135: Myopathies

Published on 23/05/2015 by admin

Filed under Physical Medicine and Rehabilitation

Last modified 23/05/2015

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Kristian Borg, MD, PhD

Erik Ensrud, MD


Muscular dystrophies

ICD-9 Codes

359.0  Congenital hereditary muscular dystrophy

359.1  Hereditary progressive muscular dystrophy

359.2  Myotonic disorders

359.4  Toxic myopathy

359.5  Endocrine myopathy

359.6  Inflammatory myopathy in other diseases

359.8  Other myopathies

359.9  Myopathy, unspecified

710.3  Dermatomyositis

710.4  Polymyositis

ICD-10 Codes

G71.0    Muscular dystrophy, congenital

G71.19   Myotonic disorders

G72.2    Myopathy due to other toxic agents

E34.9 [G73.7] Endocrine myopathy

G72.49   Inflammatory myopathy, not elsewhere classified

G72.9    Myopathy, unspecified

M33.90  Dermatopolymyositis, unspecified, organ involvement unspecified

M33.20  Polymyositis, organ involvement unspecified


Myopathy is the common name for diseases derived from the muscle. Myopathies have different causes and different courses, that is, they may have acute, subacute, or chronic presentations (Table 135.1). Myopathies affect proximal or distal muscle groups; some of them also affect heart muscle, leading to cardiomyopathy [1]. Many myopathies are inherited disorders (Table 135.2); in an increasing number of disorders, the genetic background and the abnormal or missing muscle protein have been revealed during the last decade. An updated gene table is published online [2]. There is also a gene table updated for 2012 and published in Neuromuscular Disorders [3]. Muscle diseases are rare, with a prevalence of approximately 50 per 100,000. Myopathy is more common in females than in males, although Duchenne muscular dystrophy is found only in males because of an X-linked inheritance.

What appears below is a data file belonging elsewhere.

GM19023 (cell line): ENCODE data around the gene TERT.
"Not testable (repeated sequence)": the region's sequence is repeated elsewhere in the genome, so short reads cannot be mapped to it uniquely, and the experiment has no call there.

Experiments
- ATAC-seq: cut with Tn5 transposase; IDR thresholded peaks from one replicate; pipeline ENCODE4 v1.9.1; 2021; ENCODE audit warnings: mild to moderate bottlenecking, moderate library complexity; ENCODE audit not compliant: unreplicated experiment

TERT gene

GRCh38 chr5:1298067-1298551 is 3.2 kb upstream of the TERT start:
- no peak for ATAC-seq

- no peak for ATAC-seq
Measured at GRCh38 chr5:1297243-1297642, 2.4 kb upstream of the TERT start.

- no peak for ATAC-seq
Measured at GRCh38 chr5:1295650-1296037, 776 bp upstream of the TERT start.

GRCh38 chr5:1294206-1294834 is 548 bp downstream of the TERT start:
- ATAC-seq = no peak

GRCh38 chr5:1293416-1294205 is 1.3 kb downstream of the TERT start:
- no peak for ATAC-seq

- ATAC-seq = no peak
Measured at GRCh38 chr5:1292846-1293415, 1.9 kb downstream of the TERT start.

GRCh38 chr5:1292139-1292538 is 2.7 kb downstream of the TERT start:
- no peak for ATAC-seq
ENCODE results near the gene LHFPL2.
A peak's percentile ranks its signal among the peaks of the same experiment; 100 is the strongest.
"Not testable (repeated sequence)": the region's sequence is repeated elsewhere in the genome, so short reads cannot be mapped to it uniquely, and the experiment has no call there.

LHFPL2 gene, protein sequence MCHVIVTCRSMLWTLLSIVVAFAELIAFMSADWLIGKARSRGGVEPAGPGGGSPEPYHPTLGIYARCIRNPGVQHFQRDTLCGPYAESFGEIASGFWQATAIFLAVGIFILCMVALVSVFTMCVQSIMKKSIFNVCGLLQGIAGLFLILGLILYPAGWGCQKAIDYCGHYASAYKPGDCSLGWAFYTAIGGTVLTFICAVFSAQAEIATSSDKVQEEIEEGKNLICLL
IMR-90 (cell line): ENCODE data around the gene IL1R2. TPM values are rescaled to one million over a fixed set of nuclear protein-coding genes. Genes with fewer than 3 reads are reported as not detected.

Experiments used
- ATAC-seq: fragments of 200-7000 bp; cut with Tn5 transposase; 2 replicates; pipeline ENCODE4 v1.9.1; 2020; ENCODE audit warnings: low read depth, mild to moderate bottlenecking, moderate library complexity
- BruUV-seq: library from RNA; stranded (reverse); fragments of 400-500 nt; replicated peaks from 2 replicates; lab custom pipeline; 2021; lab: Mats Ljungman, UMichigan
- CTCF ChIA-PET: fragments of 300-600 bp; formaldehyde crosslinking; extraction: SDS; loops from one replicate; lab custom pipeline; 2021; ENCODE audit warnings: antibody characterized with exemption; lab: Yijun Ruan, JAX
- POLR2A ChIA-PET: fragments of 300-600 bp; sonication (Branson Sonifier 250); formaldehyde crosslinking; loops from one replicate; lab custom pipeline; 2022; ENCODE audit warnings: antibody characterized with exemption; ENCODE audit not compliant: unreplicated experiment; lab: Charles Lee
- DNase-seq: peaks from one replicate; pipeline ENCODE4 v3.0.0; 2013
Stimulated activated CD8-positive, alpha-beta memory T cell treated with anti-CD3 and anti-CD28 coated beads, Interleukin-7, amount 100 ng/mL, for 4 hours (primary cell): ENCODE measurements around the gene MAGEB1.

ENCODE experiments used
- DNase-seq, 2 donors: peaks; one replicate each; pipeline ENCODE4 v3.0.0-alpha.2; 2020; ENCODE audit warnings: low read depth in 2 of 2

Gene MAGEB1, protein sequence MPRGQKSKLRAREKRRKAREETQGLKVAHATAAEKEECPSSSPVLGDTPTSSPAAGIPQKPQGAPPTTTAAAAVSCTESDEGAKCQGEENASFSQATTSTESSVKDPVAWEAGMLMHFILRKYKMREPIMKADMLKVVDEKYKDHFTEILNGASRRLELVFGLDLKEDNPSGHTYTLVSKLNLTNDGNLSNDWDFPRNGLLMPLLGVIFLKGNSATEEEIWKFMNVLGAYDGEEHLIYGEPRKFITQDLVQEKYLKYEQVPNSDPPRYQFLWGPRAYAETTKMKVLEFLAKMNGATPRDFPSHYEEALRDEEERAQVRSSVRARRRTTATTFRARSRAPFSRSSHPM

Muscular Dystrophies

Muscular dystrophies are inherited disorders of muscle due to abnormal structural muscle proteins, for example, dystrophin in Duchenne muscular dystrophy and sarcoglycans, calpain, and dysferlin in different limb-girdle dystrophies [2,3]. They are characterized by progressive course and early onset.

Congenital Myopathies

Congenital myopathies form a clinically heterogeneous group characterized by findings on muscle biopsy. They are slowly progressive or nonprogressive and usually are manifested in the neonatal period.

Metabolic Myopathies Including Mitochondrial Myopathies

Metabolic myopathies form a clinically heterogeneous group of muscle disorders resulting from inherited defects in intracellular energy production. They may be manifested as cramps and myoglobinuria. Patients with cramps and myoglobinuria often have disorders in the glycogen or lipid metabolism pathways. They may be asymptomatic at rest, but symptoms develop after exercise. Mitochondrial myopathies may be a part of a neurologic syndrome often involving the central nervous system.

Inflammatory Myopathies

Inflammatory myopathies are characterized by inflammatory changes in the muscle and are associated with infections or an immunologic process. They are divided into polymyositis, dermatomyositis, and inclusion body myositis [4]. The course is acute or subacute and is almost always associated with an elevated serum creatine kinase (CK) level.

Drug-Induced and Endocrine Myopathies

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